The moment of promise

The process of formalizing the foregone has begun with Rahul Gandhi filing his nomination papers for election as president of the nation's grand old party. With only one set of nomination papers filed, Rahul Gandhi's declaration as president of the Indian National Congress on December 11, 2017 is a mere technicality. His de facto leadership of the party since his elevation as vice-president is now de jure.

By Ashwani Kumar
  • Published 8.12.17
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The process of formalizing the foregone has begun with Rahul Gandhi filing his nomination papers for election as president of the nation's grand old party. With only one set of nomination papers filed, Rahul Gandhi's declaration as president of the Indian National Congress on December 11, 2017 is a mere technicality. His de facto leadership of the party since his elevation as vice-president is now de jure.

The passing of the baton of leadership to the sixth scion of the Nehru-Gandhi family is expected to herald transformative changes in the organization and arrest its decline since 2014 as India's premier political party. Rahul Gandhi's elevation as the party boss is expected to identify the organization with the aspirations of a modern, progressive and democratic India.

With growing national disenchantment with the Bharatiya Janata Party under the Narendra Modi dispensation, the need for an urgent and clear political alternative is deeply felt. In this context, Rahul Gandhi faces the daunting challenge of restoring the Congress to its pre-eminence and of repelling a frontal assault on the republican conscience of India. This would require of him leadership of the head and heart that inspires both the respect and affection of the people.

The president designate will be called upon to make difficult choices between what is right and the demands of momentary political exigencies. While taking necessary decisions in the Gandhian tradition which he has pledged to uphold, he must constantly remind himself that what is morally incorrect cannot be politically right. He must remain steadfast in adherence to principles rather than yield to the temptation of short-term political gains. Indeed, his leadership must "spring from a compulsion to do what is right", investing him with moral authority to muster the support of the people across the nation.

He must benefit from Mahatma Gandhi's advice that a leader is measured "...by the purity of his life, the unselfishness of his mission and the breadth of his outlook..." Rahul Gandhi's strength will lie in his steadfast adherence to idealism notwithstanding the repeated assertions of practitioners of realpolitik in favour of political 'pragmatism'. He can draw strength from the examples set by his great-grandfather and father who anchored their politics in the highest standards of rectitude and political morality.

As he grapples with managing the complexities of a 132-year-old party and resolving intense intra-party rivalries, he is expected to be seen as an impartial arbitrator ensuring a voice for and the dignity of all party persons. He must build on his mother's unceasing quest for the broadest democratic inner party consensus which enabled Sonia Gandhi to keep the party together in difficult times and under trying circumstances.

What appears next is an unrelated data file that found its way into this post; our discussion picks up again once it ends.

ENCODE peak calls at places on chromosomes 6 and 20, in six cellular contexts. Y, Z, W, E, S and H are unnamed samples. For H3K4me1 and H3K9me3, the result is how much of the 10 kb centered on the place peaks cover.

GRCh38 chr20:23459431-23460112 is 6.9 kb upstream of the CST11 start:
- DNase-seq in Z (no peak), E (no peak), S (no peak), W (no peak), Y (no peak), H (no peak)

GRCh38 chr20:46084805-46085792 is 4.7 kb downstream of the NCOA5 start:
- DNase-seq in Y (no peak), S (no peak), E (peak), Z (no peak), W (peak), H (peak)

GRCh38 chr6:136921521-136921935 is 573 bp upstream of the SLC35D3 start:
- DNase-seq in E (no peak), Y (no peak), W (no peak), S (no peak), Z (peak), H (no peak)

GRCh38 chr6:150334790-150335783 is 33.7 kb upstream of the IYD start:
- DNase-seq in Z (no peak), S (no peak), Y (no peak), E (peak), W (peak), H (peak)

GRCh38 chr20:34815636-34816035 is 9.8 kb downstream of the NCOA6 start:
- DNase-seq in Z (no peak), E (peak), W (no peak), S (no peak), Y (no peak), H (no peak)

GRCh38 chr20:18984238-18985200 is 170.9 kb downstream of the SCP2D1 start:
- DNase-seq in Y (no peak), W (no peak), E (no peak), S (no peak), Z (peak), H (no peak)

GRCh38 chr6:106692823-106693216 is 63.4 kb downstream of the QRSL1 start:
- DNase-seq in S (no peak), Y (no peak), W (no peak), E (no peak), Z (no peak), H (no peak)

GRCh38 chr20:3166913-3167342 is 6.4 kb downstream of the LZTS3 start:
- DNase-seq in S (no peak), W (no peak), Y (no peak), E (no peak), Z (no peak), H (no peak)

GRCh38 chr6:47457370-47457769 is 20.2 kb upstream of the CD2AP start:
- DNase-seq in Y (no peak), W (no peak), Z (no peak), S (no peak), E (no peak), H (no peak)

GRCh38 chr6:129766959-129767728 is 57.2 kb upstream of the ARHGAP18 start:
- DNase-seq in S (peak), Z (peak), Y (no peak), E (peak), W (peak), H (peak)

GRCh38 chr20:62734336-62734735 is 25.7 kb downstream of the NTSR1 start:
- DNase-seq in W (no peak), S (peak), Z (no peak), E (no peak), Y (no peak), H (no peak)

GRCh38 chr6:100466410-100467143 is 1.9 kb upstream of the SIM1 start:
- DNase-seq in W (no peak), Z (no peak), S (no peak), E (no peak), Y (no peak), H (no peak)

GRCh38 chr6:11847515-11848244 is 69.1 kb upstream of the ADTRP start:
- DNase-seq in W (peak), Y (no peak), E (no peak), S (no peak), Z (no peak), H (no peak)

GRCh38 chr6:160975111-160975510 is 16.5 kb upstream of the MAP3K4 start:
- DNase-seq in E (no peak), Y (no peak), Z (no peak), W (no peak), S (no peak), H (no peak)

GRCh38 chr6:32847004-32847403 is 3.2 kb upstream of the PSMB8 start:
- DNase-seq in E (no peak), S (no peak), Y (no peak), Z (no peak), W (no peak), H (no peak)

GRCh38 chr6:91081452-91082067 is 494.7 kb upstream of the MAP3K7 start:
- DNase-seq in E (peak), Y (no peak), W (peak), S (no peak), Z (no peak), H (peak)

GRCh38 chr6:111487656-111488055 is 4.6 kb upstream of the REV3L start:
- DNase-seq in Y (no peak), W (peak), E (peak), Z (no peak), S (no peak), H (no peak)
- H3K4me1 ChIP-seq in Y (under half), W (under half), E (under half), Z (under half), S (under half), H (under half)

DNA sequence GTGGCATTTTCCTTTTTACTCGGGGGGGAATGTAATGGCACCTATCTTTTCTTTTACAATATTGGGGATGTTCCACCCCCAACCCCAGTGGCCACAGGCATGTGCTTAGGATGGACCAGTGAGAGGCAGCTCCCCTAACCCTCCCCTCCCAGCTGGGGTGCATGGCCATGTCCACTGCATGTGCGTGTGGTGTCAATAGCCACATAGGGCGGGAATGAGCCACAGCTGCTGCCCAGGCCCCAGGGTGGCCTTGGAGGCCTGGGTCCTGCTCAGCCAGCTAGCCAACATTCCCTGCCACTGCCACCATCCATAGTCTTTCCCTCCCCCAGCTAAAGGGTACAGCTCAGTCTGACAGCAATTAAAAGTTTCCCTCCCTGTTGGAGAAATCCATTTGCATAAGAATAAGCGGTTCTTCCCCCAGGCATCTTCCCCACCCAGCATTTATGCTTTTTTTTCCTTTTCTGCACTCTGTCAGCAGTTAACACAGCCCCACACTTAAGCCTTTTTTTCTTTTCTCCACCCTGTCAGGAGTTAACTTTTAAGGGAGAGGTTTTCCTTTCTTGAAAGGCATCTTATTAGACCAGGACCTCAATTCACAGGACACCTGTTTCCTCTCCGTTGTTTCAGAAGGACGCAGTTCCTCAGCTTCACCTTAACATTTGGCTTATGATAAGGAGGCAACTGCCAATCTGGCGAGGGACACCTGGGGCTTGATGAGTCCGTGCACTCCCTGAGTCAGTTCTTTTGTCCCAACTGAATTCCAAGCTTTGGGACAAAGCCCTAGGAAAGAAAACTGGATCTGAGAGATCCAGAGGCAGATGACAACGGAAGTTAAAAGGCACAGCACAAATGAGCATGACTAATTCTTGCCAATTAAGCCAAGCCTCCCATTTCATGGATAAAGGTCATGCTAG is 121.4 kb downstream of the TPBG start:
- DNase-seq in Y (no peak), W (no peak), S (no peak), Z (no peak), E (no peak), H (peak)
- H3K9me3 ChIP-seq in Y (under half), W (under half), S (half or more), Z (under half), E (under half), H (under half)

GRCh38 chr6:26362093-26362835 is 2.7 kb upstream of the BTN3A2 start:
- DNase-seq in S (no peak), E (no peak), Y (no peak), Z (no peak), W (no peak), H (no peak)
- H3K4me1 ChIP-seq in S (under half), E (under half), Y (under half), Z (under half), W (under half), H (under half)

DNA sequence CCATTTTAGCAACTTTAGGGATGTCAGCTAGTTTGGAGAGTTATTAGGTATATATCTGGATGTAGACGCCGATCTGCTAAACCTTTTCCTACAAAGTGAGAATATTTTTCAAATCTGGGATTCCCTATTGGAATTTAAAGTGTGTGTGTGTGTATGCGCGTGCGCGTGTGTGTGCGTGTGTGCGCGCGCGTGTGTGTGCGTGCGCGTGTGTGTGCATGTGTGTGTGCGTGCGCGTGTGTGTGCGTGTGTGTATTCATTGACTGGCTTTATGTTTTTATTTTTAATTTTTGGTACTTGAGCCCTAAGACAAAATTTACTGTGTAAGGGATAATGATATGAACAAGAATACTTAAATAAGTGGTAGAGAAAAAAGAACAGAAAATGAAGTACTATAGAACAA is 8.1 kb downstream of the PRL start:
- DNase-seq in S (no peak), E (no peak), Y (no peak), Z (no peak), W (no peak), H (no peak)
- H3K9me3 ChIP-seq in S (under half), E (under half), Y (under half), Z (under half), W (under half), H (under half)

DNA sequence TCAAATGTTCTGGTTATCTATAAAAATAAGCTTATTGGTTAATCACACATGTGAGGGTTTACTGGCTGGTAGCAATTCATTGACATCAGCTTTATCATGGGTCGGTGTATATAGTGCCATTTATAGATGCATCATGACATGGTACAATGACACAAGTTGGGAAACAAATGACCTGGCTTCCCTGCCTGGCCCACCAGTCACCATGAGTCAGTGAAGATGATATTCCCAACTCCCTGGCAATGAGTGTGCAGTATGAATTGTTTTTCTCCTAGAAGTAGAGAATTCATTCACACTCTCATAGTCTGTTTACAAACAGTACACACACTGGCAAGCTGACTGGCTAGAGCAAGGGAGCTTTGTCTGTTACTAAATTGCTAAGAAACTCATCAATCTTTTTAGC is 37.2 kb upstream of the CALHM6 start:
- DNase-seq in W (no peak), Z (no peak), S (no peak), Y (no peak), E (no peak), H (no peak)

Above all, in his judgment of people he must discern between those who honestly express the truth and those who prefer to be frugal with it. Rahul Gandhi will need to encourage dialogue, discussion and contestation of ideas without fear of political repercussions for those who choose to express a conscientious dissent in the face of a contrarian majoritarian view. This would require that the party president be easily accessible so that he may have the benefit of a wide range of views for decision-making. Like his father, he should be loved and not feared. Affability, humility and compassion must define his leadership, à la Allama Iqbal:

" Nigah-i-buland, Sukhan dil-nawaz, Jan pursoz/ Yehi hai rakht-e-safar, mire karwan ke liye (...soaring vision, dulcet speech, a feeling heart, that is all the baggage of the caravan's chief leader)."

A young president will be assuming leadership of the party, hopefully to be transformed into the leadership of the nation at a time when the core values of the republic are under siege. Institutions of our libertarian democracy are under stress. The liberal conscience of the country in which freedom remains an "unending frenzy" is wounded as never before. Casteist, communal and regional considerations along with social and economic inequities have resulted in a fractured polity.

The challenge before Rahul Gandhi's Congress is, therefore, to become an instrument for bridging these divides and to redefine the rules of political engagement. For starters, he must raise the level of public discourse and set an example for others to follow as he did during his vigorous campaign in Gujarat and elsewhere. Evidently, we need to embrace an idiom of political discourse centred on inclusion, liberalism, secularism and social justice and move away from the debilitating rhetoric anchored in rancour and calumny.

Rahul Gandhi must become a symbol of leadership that is powered by selflessness and an unswerving commitment to the cause of national renewal. As leader of the nation's umbrella party, he is expected to embrace the moderate Centre and shun ideological extremes. His endeavour should be to locate the larger purposes of politics in the dignity and esteem of our people. His leadership should be about bonding that offers hope for the marginalized and the oppressed. He should become the interlocutor to awaken the will of the nation and lead to accomplish it. In this task the nation must wish him well.

The author is a former Union minister for law and justice